Plasma viremia and virus phenotype are correlates of disease progression in vertically human immunodeficiency virus type 1-infected children

Claudia Balotta, M. Chiara Colombo, Giuseppe Colucci, Alessandra Viganò, Chiara Riva, Laura Papagno, Michela Violin, Lina Crupi, Dorella Bricalli, Antonino Salvaggio, Mauro Moroni, Nicola Principi, Massimo Galli

Research output: Contribution to journalArticle

19 Citations (Scopus)

Abstract

Objective. To analyze the relationships among HIV-1 plasma viremia, phenotype and CD4 T cell counts in vertically infected children. Methods. Plasma viremia was quantified in 37 vertically infected children at different stages of the disease by a standardized molecular assay. Virus isolation and non-syncytia-inducing or syncytia-inducing (SI) HIV-1 phenotype evaluation were performed in parallel. Results. HIV-1 RNA genomes were found to be significantly different in CDC clinical classes N, A, B and C (P = 0.0135) and in immunologic classes 1, 2 and 3 (P = 0.0110). None of the children in Class N or A harbored H1V-1 isolates with SI phenotype, whereas SI primary isolates were detected in 2 of 7 (29%) and 7 of 10 (70%) Class B and C children, respectively. Similarly SI variants were present in only 9 of 13 children in immunologic Class 3 (70%). When stratified according to the increasing severity of virologic status, the children showed a significant difference (P = 0.0458) in viral burden. Conclusions. Clinical symptoms, the most dramatic being reduction in the number of CD4 lymphocytes, and the highest plasma viremia levels were observed in the children in whom fast replicating, highly cytopathic SI variants were isolated. These data extend the virologic characterization of vertically HIV-1-infected children and suggest that both the plasma viremia levels and phenotype of primary isolates are viral correlates of disease progression in vertically infected children.

Original languageEnglish
Pages (from-to)205-211
Number of pages7
JournalPediatric Infectious Disease Journal
Volume16
Issue number2
DOIs
Publication statusPublished - Feb 1997

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Viremia
Disease Progression
HIV-1
Viruses
Phenotype
Giant Cells
Lymphocyte Count
Virus Diseases
Centers for Disease Control and Prevention (U.S.)
CD4 Lymphocyte Count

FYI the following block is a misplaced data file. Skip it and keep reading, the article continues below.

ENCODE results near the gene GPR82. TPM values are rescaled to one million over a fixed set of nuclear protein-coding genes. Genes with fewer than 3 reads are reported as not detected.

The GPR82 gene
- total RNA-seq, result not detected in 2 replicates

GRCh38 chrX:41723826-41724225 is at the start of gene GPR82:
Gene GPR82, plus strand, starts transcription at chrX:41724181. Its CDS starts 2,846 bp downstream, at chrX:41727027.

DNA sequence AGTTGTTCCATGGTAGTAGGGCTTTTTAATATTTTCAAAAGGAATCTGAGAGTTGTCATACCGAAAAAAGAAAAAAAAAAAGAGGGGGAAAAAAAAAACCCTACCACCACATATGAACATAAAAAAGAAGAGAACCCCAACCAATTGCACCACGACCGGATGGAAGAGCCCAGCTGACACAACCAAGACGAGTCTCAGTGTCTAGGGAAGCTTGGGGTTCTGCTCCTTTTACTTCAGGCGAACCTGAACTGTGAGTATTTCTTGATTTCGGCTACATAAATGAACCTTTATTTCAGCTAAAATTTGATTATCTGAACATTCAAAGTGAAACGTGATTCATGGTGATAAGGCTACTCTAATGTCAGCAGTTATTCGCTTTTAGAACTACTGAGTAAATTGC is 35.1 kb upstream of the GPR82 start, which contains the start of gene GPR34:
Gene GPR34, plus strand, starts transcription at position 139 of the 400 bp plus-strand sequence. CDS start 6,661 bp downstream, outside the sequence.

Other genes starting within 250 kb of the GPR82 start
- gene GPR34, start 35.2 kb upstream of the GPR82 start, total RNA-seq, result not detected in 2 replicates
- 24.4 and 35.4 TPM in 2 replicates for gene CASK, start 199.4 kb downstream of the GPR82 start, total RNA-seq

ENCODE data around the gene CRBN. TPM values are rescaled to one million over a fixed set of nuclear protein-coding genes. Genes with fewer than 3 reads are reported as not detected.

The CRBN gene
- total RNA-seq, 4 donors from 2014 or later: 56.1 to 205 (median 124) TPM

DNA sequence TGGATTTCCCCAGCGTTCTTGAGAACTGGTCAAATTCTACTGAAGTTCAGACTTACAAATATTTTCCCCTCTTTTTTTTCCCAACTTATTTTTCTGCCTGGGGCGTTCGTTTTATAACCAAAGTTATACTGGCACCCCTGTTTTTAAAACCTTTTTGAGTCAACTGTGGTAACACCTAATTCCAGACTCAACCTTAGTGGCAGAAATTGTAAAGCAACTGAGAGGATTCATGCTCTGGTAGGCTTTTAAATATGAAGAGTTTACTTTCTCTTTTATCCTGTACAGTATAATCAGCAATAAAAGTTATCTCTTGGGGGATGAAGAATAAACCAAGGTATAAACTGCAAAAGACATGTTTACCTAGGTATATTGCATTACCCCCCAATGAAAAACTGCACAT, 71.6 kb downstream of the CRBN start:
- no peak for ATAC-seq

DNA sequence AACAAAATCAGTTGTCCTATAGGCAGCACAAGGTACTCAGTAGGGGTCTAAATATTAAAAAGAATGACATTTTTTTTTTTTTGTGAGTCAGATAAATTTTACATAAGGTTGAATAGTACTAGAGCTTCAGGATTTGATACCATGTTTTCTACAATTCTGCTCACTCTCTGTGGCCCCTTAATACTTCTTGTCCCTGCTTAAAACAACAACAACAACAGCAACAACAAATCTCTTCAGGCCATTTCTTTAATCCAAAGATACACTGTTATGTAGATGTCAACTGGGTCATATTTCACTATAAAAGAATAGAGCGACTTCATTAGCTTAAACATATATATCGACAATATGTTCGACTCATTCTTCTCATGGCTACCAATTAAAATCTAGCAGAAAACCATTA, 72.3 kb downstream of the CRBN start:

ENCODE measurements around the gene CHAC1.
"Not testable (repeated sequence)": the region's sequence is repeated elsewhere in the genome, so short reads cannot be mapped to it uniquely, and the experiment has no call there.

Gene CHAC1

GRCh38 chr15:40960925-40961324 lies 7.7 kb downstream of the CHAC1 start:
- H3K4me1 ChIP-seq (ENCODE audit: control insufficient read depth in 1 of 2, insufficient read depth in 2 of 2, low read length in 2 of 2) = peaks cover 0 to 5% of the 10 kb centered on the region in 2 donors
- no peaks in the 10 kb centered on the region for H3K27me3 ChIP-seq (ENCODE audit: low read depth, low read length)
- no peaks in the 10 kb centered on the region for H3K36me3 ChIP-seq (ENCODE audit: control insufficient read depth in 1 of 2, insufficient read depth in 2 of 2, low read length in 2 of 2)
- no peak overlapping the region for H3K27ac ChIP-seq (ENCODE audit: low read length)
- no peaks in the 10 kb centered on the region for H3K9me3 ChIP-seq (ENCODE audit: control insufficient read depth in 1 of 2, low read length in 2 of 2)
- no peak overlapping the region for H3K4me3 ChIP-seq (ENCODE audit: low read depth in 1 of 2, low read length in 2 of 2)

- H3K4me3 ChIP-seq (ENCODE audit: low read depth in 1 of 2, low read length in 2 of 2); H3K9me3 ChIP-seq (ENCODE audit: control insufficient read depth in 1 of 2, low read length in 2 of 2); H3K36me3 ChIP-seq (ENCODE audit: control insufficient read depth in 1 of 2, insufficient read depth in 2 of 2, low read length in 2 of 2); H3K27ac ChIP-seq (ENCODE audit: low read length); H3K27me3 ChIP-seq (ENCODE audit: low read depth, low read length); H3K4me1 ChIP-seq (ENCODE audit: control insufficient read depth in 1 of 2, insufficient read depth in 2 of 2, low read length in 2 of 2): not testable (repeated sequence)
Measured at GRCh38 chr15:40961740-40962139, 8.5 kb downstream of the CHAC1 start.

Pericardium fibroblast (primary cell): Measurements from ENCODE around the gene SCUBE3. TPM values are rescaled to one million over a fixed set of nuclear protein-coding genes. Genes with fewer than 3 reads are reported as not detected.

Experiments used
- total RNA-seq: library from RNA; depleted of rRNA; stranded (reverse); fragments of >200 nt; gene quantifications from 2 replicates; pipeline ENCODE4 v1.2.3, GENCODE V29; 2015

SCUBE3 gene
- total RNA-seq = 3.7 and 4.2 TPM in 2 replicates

Viral Load
Genome
RNA
T-Lymphocytes

Keywords

  • CD4 T cells
  • human immunodeficiency virus type 1 plasma viremia
  • Human immunodeficiency virus type 1 vertical infection
  • isolation and phenotype

ASJC Scopus subject areas

  • Pediatrics, Perinatology, and Child Health
  • Microbiology (medical)

Cite this

Plasma viremia and virus phenotype are correlates of disease progression in vertically human immunodeficiency virus type 1-infected children. / Balotta, Claudia; Colombo, M. Chiara; Colucci, Giuseppe; Viganò, Alessandra; Riva, Chiara; Papagno, Laura; Violin, Michela; Crupi, Lina; Bricalli, Dorella; Salvaggio, Antonino; Moroni, Mauro; Principi, Nicola; Galli, Massimo.

In: Pediatric Infectious Disease Journal, Vol. 16, No. 2, 02.1997, p. 205-211.

Research output: Contribution to journalArticle

Balotta, C, Colombo, MC, Colucci, G, Viganò, A, Riva, C, Papagno, L, Violin, M, Crupi, L, Bricalli, D, Salvaggio, A, Moroni, M, Principi, N & Galli, M 1997, 'Plasma viremia and virus phenotype are correlates of disease progression in vertically human immunodeficiency virus type 1-infected children', Pediatric Infectious Disease Journal, vol. 16, no. 2, pp. 205-211. https://doi.org/10.1097/00006454-199702000-00008
Balotta, Claudia ; Colombo, M. Chiara ; Colucci, Giuseppe ; Viganò, Alessandra ; Riva, Chiara ; Papagno, Laura ; Violin, Michela ; Crupi, Lina ; Bricalli, Dorella ; Salvaggio, Antonino ; Moroni, Mauro ; Principi, Nicola ; Galli, Massimo. / Plasma viremia and virus phenotype are correlates of disease progression in vertically human immunodeficiency virus type 1-infected children. In: Pediatric Infectious Disease Journal. 1997 ; Vol. 16, No. 2. pp. 205-211.
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abstract = "Objective. To analyze the relationships among HIV-1 plasma viremia, phenotype and CD4 T cell counts in vertically infected children. Methods. Plasma viremia was quantified in 37 vertically infected children at different stages of the disease by a standardized molecular assay. Virus isolation and non-syncytia-inducing or syncytia-inducing (SI) HIV-1 phenotype evaluation were performed in parallel. Results. HIV-1 RNA genomes were found to be significantly different in CDC clinical classes N, A, B and C (P = 0.0135) and in immunologic classes 1, 2 and 3 (P = 0.0110). None of the children in Class N or A harbored H1V-1 isolates with SI phenotype, whereas SI primary isolates were detected in 2 of 7 (29{\%}) and 7 of 10 (70{\%}) Class B and C children, respectively. Similarly SI variants were present in only 9 of 13 children in immunologic Class 3 (70{\%}). When stratified according to the increasing severity of virologic status, the children showed a significant difference (P = 0.0458) in viral burden. Conclusions. Clinical symptoms, the most dramatic being reduction in the number of CD4 lymphocytes, and the highest plasma viremia levels were observed in the children in whom fast replicating, highly cytopathic SI variants were isolated. These data extend the virologic characterization of vertically HIV-1-infected children and suggest that both the plasma viremia levels and phenotype of primary isolates are viral correlates of disease progression in vertically infected children.",
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AU - Viganò, Alessandra

AU - Riva, Chiara

AU - Papagno, Laura

AU - Violin, Michela

AU - Crupi, Lina

AU - Bricalli, Dorella

AU - Salvaggio, Antonino

AU - Moroni, Mauro

AU - Principi, Nicola

AU - Galli, Massimo

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